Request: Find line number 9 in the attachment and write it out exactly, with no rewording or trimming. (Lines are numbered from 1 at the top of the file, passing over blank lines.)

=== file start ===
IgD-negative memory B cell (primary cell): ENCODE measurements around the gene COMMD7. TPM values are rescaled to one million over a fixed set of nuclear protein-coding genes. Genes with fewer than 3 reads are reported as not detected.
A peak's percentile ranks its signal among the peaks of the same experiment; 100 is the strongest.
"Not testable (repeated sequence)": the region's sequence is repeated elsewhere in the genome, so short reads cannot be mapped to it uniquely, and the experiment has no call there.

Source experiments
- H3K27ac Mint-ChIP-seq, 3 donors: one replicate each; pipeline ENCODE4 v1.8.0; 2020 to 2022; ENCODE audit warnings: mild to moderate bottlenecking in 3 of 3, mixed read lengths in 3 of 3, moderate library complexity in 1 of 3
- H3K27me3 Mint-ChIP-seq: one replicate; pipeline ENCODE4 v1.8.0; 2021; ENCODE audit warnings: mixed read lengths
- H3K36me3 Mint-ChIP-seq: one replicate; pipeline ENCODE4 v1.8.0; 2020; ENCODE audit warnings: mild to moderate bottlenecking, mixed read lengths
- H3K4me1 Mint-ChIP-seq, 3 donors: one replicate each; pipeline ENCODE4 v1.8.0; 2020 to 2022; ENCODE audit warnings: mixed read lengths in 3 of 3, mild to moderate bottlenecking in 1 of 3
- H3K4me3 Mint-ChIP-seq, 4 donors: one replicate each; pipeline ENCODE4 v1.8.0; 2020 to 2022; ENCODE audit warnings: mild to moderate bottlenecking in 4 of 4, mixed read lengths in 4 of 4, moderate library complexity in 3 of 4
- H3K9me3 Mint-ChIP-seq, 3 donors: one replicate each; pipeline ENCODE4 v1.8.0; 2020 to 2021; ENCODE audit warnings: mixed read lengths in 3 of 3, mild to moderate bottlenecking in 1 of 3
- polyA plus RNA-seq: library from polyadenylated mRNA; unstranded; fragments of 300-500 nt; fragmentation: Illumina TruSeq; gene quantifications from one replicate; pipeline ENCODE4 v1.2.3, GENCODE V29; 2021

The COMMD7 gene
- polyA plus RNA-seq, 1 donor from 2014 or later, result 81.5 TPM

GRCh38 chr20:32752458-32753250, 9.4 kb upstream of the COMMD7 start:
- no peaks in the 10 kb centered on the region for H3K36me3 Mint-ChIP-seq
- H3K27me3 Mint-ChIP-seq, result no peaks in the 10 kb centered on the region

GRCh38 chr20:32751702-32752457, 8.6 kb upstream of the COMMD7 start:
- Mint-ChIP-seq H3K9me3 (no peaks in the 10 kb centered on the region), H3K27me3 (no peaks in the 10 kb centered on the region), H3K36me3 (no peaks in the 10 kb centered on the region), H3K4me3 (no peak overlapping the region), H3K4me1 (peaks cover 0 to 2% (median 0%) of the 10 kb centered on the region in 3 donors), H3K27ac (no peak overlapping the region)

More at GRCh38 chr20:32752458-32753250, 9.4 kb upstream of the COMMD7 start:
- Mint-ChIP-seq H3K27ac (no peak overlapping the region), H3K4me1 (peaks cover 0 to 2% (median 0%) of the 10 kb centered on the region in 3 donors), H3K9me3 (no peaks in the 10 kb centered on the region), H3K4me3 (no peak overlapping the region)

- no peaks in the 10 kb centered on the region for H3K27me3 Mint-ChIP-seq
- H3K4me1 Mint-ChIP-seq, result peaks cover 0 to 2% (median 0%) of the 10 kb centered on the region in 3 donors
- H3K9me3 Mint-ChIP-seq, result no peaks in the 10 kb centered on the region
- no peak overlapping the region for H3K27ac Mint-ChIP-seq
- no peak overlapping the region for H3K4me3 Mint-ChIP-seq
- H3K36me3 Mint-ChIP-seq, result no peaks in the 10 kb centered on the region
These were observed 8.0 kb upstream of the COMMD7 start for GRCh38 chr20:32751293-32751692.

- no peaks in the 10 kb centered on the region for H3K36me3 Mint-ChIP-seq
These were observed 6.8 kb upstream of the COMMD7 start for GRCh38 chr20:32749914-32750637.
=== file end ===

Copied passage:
- H3K4me3 Mint-ChIP-seq, 4 donors: one replicate each; pipeline ENCODE4 v1.8.0; 2020 to 2022; ENCODE audit warnings: mild to moderate bottlenecking in 4 of 4, mixed read lengths in 4 of 4, moderate library complexity in 3 of 4